Friday, December 11, 2009

when message and medium colide try on a little contextualization for size

Look at the dichotomy above.  I tend to agree with the message of corduroy girl on the right.  Nevertheless, I find myself laughing with holier-than-thou denim man on the left.  A few things strike me about this photo:

1. This is the way the world views us.  Odd, outdated and out of place.  Willing to fight but not to love.  Preaching at people rather than talking with them.  Part of a different community.

2.  We some times let method get in the way of message.  I remember going to NYC for a mission trip and passing a man who was in the median of the highway holding up a "Jn 3:16" sign.  He had the right message, but how many people's lives were changed by the sign.  Could he have been more effective with the same (well, flesh it out some first) message but in a different format.  One time I went to a pagan pride fest.  There were hundreds of Christian (presumably) protesters.  You learned a few things from their signs: they were angry these people were here, they wanted them to go, they thought these people were wrong, and they were angry with them.  Since I brought no sign, they let me through the front door.  I talked with many people face to face about real life issues and how to answer them.  I was able to present the gospel with several participants.  Who was more effective?  Who was heard?  In spite of all of their shouting, the protesters were ignored.  They did manage to accomplish one thing, they made "Christianity" look ugly, hateful, and dumb.

3. She is in corduroy....  There is nothing inherently wrong with it, but she looks odd to the world.  Do you think she would be received differently if she were to put the sign down, dress in a culturally normative way, get involved in peoples' lives, and spread the gospel?  My glowing description of this alternative betrays my own thoughts on the topic.

4.  Probably no one was changed in the slightest by the sign.  I doubt any gay in America wonders what evangelicals think about their lifestyle.  All gays know that we disprove and think that they are in sin.  They are probably even familiar with the fact that the Bible calls homosexuality a sin.  So what is her purpose?  What is she accomplishing?  I can't imagine any gay walking by, seeing the sign, and deciding that it is time to change.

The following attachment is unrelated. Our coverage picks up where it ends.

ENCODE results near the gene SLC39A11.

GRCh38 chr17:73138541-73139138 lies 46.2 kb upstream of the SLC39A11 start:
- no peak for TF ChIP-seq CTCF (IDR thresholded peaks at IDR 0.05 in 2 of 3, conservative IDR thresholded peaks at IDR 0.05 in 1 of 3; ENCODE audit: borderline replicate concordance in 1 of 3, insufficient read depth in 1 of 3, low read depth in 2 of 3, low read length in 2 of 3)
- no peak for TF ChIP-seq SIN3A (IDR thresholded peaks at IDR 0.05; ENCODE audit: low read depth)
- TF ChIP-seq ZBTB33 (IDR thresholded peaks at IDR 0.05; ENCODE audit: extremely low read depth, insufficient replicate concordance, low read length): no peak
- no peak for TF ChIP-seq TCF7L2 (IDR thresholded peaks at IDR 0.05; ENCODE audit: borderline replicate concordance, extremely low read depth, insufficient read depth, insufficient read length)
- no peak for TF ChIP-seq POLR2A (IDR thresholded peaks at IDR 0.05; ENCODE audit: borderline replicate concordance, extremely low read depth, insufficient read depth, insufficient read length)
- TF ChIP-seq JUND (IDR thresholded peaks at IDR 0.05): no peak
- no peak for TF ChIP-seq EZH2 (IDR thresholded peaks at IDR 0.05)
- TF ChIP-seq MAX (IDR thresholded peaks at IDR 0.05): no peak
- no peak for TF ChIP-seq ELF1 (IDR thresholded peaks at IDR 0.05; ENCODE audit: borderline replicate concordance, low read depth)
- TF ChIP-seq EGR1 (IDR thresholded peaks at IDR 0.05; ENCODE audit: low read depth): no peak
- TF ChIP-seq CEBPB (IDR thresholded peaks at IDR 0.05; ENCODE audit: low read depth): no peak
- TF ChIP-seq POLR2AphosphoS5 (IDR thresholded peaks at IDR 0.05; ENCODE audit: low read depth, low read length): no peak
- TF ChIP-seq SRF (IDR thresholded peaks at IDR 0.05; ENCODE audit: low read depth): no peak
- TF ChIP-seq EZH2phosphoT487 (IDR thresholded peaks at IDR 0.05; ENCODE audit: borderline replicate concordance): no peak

We have to stop tract bombing, Christian mugging and protest evangelism.  They are going to get us exactly where they have always have: nowhere!

Wednesday, December 9, 2009

detroit: how migration changes a city

Migration in and out of cities is a fascinating phenomenon.  From the early 1900's forward, there has been a massive influx into urban centers in the US.  Some of this has come through immigration.  Much of it has been a  result of industrialization; the improvement in farm implements did not require the same workforce to run a farm, at the same time the cities were opening factories.  During WWII, over half a million African Americans migrated to northern cities to fill jobs which were being vacated by men leaving for war.  This created, almost overnight, places like Chicago's south side, and New York's Harlem.  In influx of African Americans into cities, sparked what sociologists call white flight.  Suburbs are the result of white flight.  This left most major urban centers as predominantly African American.  While urban centers continue to grow--at least in the sun-belt cities--there has been a push since the late 70's to move to the suburbs and back out to smaller towns.  The influx of technology jobs (as industrial jobs are sent overseas) provided the means for this migration out of the city.